The studio description of Mark Burnett and Roma Downey‘s new faith-based film “Little Boy” calls it “powerful and moving,” but the majority of critics prefer adjectives like “manipulative,” “shameless” and “deeply stupid.”
The drama set in a sleepy California town during World War II has a mere 12 percent approval rating from a total of 33 critics counted, so far, on Rotten Tomatoes.
Alejandro Monteverde (“Bella”) directed the PG-13 family-oriented film about eight-year-old Pepper (Jakob Salvati), nicknamed Little Boy for his short stature, who befriends elderly Hashimoto (Cary-Hiroyuki Tagawa), a Japanese-American man regularly tormented by racist townspeople, while waiting for his father (Michael Rapaport) to return home from fighting overseas.
TheWrap‘s Inkoo Kang applauded the movie for being a “fine model of how religion can and should do more to fight against prejudice,” but felt it was entirely too “artificial.”
“Worthwhile ideas are contained in a phony-baloney tale more artificial than a polyester teddy bear stuffed with Splenda and Cheez Whiz — and just as appealing,” she wrote in her review. “In arguing for the possibility of miracles, ‘Little Boy’ performs one of its own by slowing down time. The experience isn’t unlike watching a reluctant child eat her vegetables: You’re glad she’s getting the nutrition she needs, but you can’t help wondering why in the world you’re sitting there watching this utter non-spectacle.”
Washington Post critic Michael O’Sullivan also used the word “baloney” to describe the period piece.
“The movie is, like a [Norman] Rockwell painting, a formally well-crafted thing. It’s also pretty much full of baloney. Unlike Rockwell’s art, whose old-fashioned themes — family, faith, patriotism, community — were expressed via the ground truth of human nature, ‘Little Boy’ traffics in cartoonish caricature,” O’Sullivan wrote. “It isn’t just human nature that suffers from the distortion, but the film’s portrayal of God.”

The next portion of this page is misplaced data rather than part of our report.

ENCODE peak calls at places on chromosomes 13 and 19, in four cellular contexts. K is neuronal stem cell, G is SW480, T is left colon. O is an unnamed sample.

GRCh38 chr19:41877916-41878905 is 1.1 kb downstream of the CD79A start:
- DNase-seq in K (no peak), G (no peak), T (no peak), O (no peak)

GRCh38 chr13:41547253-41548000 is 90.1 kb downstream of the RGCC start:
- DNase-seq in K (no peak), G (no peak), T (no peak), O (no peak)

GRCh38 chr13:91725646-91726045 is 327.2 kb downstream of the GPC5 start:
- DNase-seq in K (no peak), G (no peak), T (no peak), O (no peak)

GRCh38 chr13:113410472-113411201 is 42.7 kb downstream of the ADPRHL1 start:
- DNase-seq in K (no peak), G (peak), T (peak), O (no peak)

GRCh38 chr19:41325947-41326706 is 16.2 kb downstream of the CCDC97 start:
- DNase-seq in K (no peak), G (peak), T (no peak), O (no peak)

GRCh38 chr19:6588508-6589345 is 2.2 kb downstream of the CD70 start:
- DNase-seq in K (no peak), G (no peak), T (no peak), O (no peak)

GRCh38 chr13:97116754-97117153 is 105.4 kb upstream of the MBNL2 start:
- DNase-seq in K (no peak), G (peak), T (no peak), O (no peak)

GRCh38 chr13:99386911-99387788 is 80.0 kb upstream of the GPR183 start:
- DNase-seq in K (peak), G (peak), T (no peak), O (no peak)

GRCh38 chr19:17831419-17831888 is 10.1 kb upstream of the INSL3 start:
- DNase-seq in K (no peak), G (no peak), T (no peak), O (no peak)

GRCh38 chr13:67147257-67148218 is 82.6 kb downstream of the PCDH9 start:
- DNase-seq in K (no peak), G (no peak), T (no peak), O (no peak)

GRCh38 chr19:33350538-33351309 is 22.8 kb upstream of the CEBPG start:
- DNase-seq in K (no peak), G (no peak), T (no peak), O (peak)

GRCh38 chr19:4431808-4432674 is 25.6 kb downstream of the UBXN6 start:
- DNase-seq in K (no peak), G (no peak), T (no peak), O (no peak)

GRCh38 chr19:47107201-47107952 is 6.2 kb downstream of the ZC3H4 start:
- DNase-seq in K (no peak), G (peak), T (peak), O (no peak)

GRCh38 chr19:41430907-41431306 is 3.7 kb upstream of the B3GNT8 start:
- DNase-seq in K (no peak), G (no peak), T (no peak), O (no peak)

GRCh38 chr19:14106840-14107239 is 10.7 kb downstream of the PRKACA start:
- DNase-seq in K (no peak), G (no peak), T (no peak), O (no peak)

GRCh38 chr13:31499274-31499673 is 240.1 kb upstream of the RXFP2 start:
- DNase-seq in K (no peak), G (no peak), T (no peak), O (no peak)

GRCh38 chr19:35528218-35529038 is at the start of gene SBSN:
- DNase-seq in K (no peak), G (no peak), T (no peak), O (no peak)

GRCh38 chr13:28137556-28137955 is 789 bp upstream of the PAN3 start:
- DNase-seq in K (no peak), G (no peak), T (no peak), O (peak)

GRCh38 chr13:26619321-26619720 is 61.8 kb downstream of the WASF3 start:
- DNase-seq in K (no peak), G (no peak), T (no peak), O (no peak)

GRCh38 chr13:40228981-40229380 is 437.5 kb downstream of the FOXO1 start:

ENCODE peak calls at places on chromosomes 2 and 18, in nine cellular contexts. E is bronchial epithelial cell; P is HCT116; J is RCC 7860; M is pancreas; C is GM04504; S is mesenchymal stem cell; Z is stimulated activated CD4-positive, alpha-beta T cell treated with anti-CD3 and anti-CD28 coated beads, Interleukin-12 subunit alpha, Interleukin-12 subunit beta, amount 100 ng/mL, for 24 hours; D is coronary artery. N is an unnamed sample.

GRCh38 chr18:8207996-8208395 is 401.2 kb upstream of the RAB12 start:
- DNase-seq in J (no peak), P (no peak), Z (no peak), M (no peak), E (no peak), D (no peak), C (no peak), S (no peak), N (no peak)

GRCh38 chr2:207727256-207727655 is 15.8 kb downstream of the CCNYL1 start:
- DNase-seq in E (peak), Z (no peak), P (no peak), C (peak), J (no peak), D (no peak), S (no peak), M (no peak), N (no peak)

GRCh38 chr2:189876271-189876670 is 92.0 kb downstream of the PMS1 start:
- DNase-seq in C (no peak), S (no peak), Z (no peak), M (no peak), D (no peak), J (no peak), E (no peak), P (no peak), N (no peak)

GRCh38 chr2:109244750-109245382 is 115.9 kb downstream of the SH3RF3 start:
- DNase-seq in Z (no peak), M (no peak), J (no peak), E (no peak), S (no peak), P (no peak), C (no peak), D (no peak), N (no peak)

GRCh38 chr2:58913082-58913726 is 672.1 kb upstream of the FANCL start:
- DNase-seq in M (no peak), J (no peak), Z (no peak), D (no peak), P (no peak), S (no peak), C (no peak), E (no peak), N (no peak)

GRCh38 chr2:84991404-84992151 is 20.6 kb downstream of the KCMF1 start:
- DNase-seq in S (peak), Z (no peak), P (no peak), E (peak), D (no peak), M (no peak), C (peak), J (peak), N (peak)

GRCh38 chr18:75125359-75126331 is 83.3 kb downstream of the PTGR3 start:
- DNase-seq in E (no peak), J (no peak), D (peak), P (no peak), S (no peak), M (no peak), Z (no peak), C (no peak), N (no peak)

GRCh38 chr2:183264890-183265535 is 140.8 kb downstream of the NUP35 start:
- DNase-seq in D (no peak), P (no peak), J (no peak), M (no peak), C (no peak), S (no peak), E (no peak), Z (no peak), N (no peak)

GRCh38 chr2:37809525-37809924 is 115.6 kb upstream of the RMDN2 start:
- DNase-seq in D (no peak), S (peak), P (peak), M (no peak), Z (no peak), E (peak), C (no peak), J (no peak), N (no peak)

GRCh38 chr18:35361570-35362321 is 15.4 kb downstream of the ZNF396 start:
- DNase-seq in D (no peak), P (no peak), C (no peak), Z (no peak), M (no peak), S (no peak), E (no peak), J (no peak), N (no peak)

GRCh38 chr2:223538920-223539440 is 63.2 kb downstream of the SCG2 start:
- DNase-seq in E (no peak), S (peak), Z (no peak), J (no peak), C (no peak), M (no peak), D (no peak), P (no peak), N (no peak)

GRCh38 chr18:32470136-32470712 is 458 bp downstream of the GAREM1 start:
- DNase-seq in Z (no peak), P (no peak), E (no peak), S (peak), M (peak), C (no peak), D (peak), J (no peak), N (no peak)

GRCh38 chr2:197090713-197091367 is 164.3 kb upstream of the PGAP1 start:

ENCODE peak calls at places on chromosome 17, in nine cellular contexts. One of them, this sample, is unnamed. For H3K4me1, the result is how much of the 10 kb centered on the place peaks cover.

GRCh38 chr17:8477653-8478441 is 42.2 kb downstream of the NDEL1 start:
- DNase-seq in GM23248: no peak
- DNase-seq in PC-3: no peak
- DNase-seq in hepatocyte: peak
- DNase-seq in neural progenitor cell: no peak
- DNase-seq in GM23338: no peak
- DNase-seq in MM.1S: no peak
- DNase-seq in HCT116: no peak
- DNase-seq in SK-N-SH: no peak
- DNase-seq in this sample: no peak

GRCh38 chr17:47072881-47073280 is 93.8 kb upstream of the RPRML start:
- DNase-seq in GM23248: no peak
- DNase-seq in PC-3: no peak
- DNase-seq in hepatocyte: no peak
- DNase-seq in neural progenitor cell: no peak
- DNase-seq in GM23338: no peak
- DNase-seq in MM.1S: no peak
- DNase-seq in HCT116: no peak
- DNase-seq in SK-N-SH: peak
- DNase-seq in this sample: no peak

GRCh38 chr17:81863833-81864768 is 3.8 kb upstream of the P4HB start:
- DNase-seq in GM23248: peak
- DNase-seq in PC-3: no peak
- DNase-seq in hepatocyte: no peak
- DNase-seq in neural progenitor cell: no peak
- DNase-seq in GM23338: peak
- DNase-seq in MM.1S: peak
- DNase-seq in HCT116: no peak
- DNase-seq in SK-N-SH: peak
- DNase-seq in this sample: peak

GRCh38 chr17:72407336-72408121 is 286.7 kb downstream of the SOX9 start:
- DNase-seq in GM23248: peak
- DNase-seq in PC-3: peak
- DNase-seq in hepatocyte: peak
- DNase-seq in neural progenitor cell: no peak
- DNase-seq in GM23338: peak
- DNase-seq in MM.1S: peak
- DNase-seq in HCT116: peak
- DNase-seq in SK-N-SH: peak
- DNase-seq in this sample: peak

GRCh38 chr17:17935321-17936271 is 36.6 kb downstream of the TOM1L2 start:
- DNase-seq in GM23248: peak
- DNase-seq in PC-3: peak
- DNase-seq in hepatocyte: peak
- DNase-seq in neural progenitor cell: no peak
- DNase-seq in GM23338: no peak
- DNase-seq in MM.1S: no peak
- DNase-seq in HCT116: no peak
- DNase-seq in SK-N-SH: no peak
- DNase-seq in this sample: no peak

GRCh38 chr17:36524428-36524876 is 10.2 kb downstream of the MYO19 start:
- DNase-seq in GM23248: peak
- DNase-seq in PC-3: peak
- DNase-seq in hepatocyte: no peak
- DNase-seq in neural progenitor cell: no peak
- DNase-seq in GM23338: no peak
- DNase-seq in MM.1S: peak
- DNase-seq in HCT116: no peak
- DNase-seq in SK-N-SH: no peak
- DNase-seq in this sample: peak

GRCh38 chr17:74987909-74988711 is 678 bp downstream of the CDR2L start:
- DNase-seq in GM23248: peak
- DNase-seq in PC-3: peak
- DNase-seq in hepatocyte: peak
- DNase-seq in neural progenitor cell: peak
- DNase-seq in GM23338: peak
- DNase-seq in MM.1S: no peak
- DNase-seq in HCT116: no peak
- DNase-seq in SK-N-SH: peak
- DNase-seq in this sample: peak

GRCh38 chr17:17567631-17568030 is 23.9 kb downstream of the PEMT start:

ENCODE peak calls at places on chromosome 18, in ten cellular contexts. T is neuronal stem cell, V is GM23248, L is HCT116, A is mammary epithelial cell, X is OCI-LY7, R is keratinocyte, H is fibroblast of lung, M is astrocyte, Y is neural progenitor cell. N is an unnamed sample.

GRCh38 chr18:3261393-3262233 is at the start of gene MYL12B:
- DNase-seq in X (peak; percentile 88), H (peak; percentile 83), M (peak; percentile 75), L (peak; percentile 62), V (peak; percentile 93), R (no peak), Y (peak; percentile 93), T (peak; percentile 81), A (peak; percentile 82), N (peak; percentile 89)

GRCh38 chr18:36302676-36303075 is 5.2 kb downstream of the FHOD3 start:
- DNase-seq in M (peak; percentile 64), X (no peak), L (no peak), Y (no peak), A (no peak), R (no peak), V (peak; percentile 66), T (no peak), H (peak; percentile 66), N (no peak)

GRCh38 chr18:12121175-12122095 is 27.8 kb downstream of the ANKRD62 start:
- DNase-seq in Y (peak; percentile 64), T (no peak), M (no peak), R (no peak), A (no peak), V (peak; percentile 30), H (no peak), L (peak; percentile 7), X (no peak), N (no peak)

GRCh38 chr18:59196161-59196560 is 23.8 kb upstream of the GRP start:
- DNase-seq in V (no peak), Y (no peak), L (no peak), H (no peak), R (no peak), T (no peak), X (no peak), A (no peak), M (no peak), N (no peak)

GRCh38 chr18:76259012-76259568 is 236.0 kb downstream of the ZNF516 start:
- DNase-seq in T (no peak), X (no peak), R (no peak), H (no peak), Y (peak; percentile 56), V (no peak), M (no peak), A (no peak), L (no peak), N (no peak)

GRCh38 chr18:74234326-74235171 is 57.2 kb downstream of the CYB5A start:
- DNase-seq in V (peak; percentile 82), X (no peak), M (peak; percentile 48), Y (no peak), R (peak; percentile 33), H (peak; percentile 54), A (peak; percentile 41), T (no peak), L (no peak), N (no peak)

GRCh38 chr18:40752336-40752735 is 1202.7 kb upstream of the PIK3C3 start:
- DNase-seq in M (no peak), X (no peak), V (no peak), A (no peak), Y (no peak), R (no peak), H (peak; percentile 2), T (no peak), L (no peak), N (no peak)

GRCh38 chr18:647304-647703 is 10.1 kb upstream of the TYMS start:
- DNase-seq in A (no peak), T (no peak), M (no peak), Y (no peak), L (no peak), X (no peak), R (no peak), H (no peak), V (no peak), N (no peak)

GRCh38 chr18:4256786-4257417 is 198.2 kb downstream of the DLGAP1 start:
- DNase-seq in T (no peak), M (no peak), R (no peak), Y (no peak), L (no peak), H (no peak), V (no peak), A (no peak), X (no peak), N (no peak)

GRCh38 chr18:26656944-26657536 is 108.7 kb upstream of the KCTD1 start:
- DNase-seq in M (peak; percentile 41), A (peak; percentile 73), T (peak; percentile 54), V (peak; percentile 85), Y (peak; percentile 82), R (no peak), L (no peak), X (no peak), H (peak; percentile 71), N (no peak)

Los Angeles Times critic Robert Abele called wrote that the film “is a lesson, shiny and obvious, but it’s hardly spiritual in any meaningful sense.”
On the other coast, New York Times critic Stephen Holden referred to it as a “tear-stained lump of hokum,” which like baloney, is a synonym for nonsense.
“In the most preposterous scene, Pepper’s desperate arm-waving attempt to prove that faith can move mountains coincides with an earthquake, earning him the awe of the bigoted, credulous townspeople, who cheer when news arrives of the bombing of Hiroshima,” Holden wrote. “The queasiest moment of this crass, manipulative claptrap is the mention that the bomb was named Little Boy.”
“It’s meant to be a tale of uplift for faith-based audiences, but instead wears viewers down with a heavy-handed narrative, an overbearing score and voiceover that spells out everything in cringe-inducing, folksy tones,” RogerEbert.com critic Christy Lemire wrote before concluding: “But even by the standards of this genre, the sentimental way in which the story twists and wraps up is as shameless as it is schmaltzy.”
Village Voice critic Alan Scherstuhl was among the harshest when judging the release from Open Road Films.
“Faith here isn’t something private that might nurture us through this world’s cruel caprices — it’s a promise that everything will work out, that a Superman-God will spin the world backwards for you,” Scherstuhl wrote. “Imagine a real child, of today, who has lost a parent in America’s desert campaigns. Imagine that child puffed up on Little Boy and its ilk, praying, hurting, maybe shouting arggggh! Imagine that child taking to heart the lesson of this cynical, poisonous, deeply stupid film: If the miracle fails to come, you must not have believed enough.”